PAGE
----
US 20050069320 A1
The present invention relates to advances in the field of reconfigurable optical networks. In particular, the present invention provides improvements in the technology of light sources for use in optical networks. The optical network according to the present invention includes a single light source that can be used to emit all of the bands and channels needed for transmission. In particular, the single light source in the optical network of the present invention is a mode-locked laser.
1. An optical communications network having a mode-locked laser as the light source.
2. An optical communications network comprising:
a light source consisting of a mode-locked laser that emits multiple wavelengths each having multiple wave channels;
a first ultra high resolution DeMUX for selecting at least one of said wave lengths and tuning said wave band of channels therein to limit gain and increase intensity of said wave channels;
means to impart data to each said wave channel;
a MUX to recombine said wave channels prior to routing through said network; and
a second DeMUX for separating said wave channels and routing individual wave channels to respective receivers.
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16. A method of improving data rate transfer of an optical network from B bits per second to N×B bits/second, said method comprising:
using a mode-locked laser as a light source for said network.
17. A network according to
This Application is related and claims priority to provisional patent application Ser. No. 60/498,512 filed on Aug. 28, 2003.
The present invention relates to advances in the field of reconfigurable optical networks. In particular, the present invention provides improvements in the technology of light sources for use in optical networks.
Optical networks provide a means of transporting data for communication purposes. Optical networks generally comprise a set of point-to-point transparent optical nodes connected by a transparent media, e.g. optical fiber or free space; each node comprising a transmitter and a corresponding receiver.
There are two primary advantages in using optical networks rather than electrical networks. A higher bandwidth or data rate is available in optical networks because of the higher carrier frequency. Further, longer communications distances are possible in an optical network because of the low attenuation of fiber optics and/or free space in an optical network can spread over thousands of miles without a need for regeneration, although optical to electrical to optical steps are needed to boost the signal to noise ratio.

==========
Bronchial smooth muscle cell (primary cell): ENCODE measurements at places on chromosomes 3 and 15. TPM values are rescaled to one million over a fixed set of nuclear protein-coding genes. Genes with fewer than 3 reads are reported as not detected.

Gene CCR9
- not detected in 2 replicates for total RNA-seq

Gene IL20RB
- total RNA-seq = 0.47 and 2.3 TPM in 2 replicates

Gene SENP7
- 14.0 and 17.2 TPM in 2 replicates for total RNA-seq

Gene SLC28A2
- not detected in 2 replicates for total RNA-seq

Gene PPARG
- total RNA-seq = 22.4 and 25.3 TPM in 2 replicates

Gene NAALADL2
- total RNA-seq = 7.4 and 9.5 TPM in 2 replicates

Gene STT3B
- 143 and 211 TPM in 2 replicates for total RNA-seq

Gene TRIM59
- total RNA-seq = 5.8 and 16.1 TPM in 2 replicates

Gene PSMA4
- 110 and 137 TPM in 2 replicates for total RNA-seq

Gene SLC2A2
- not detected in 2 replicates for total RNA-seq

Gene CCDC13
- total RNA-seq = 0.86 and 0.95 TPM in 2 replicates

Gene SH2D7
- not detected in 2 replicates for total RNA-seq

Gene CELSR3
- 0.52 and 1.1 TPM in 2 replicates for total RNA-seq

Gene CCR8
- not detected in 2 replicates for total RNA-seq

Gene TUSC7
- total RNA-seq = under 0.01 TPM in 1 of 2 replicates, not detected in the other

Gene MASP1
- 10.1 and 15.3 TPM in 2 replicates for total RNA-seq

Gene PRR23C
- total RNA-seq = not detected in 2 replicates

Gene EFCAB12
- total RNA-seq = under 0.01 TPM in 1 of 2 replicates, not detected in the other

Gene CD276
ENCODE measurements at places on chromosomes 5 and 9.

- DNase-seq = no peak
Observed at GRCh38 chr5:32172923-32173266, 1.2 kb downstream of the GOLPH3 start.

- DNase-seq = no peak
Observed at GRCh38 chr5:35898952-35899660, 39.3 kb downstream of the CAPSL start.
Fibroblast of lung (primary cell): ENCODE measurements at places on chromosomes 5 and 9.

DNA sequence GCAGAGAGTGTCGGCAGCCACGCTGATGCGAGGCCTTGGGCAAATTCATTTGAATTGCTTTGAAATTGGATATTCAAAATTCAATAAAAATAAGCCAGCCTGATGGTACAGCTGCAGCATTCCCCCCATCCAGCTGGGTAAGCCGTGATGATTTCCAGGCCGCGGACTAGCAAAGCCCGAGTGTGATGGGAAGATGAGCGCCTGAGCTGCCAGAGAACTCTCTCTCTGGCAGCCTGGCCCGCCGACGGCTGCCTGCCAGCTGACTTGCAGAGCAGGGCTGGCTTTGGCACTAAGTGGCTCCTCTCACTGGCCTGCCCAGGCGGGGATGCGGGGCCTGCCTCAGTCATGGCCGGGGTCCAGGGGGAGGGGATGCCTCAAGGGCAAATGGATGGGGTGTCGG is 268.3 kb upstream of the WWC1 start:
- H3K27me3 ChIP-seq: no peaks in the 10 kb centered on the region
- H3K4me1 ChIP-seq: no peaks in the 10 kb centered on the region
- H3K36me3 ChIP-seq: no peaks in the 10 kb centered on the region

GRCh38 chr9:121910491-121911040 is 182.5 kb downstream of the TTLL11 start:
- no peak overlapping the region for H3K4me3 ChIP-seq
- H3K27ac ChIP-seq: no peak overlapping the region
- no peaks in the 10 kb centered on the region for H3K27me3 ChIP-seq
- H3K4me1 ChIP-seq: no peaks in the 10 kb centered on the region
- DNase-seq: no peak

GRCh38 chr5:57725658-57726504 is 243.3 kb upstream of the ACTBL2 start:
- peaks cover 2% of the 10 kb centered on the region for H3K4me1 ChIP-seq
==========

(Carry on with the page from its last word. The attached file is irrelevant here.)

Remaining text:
In order to increase existing optical network capacity and avoid the need to install more fiber, the technique of Wavelength Division Multiplexing (WDM) has been developed. WDM is a means of increasing the data-carrying capacity of an optical fiber by concurrently transmitting different signals having different wavelengths through the same fiber. This is similar to Frequency Division Multiplexing (FDM) used in the analogous electrical and radio transmission systems. WDM comprises any technique by which two or more optical signals having different wavelengths are simultaneously transmitted in the same direction over one strand of optical fiber and then separated by wavelength at the distant end. Each wavelength can be thought of as a virtual channel, or a light pipe, which can support a given signaling rate.
Other techniques in the area of traffic grouping or wave banding, both for architectural reasons and as a means to reduce the number of ports in optical cross connects wherever different traffic can share the same port are being explored. However, wave banding architectures generally require individual transmitters be assigned to each channel, just as in the case for WDM optical networks.
One major disadvantage in current WDM optical networks is that every optical channel requires its own light source. For example, in a network designed for M bands, each containing N channels, M×N fixed lasers are required as light sources. The necessity of individual light sources increases the cost of providing adequate optical networks, as well as the operational cost of maintaining the networks. For example, there is a high cost associated with the need to inventory and provision the optical network with sources for each optical channel. To partially reduce such inventory and provisioning costs, tunable lasers may be used. However, even using tunable lasers would require one type of laser be inventoried for each channel; e.g. N tunable lasers in the example above.